Continued signs of a slowing economy were reported Friday by the Bureau of Labor Statistics, as the economy added just 130,000 jobs in August—a 20% drop from July.
The monthly average job growth so far in 2019 is 158,000, which is far below the 223,000 average in 2018. The economy added 159,000 jobs last month.
“This morning’s job report is consistent with our forecast of a gradually slowing economy, even though the payroll numbers were below our forecast. Nonfarm payrolls increased by 130,000 in August, although private payrolls increased by only 96,000, as government hiring received a boost from 25,000 temporary Census workers,” said Fannie Mae’s Chief Economist Doug Duncan. “Job growth for the previous two months was revised downward again, the fourth consecutive month of downward revisions to prior months.”
George Ratiu, Senior Economist for realtor.com, said the new job numbers show that companies are being “cautiously optimistic” about the economic outlook and are taking a more measured approach.
The unemployment rate for the past month has been unchanged from the past three months at 3.7%. Those unemployed more than 27 weeks rose slightly to 1.24 million from 1.16 million in July.
Unemployment rates for African-Americans fell from 6% in July to 5.5% in August, which is down year-over-year from 6.3% in August 2018. Hispanic unemployment also fell to 4.2% in August and is down from last year’s number of 4.7%.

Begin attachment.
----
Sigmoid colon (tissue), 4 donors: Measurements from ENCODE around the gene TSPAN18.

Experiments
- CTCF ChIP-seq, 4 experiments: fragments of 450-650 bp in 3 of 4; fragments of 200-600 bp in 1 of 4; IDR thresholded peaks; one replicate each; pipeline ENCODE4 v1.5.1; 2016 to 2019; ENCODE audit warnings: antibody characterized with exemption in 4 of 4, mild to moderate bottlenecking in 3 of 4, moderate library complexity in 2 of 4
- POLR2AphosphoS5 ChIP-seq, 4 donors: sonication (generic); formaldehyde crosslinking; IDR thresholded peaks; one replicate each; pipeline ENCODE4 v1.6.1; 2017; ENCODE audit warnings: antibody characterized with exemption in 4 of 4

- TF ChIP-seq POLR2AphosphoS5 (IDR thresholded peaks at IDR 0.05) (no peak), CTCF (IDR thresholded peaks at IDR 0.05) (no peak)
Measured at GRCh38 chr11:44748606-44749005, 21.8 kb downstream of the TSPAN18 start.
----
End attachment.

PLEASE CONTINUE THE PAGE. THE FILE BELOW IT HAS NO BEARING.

One of the report’s bright spots was that average hourly earnings rose 11 cents in August to $28.11, which follows 9-cent gains in both June and July. Average earnings have risen 3.2% over the past year.
“August’s earnings growth of 3.2% provided a much-needed boost to employees, especially in light of rising home prices,” Ratiu said. “With mortgage rates 100 basis points lower than a year ago, home shoppers may find opportunities in the slower fall months. However, they will need continued patience as inventory remains tight.”
First American’s Deputy Chief Economist Odeta Kushi said that 70% of economic growth is driven by consumer spending, which provides a positive outlook for consumer economic strength.
“Higher wages prompted a 2.7% increase in household income in August, the highest rate of growth since March of this year,” Kushi said.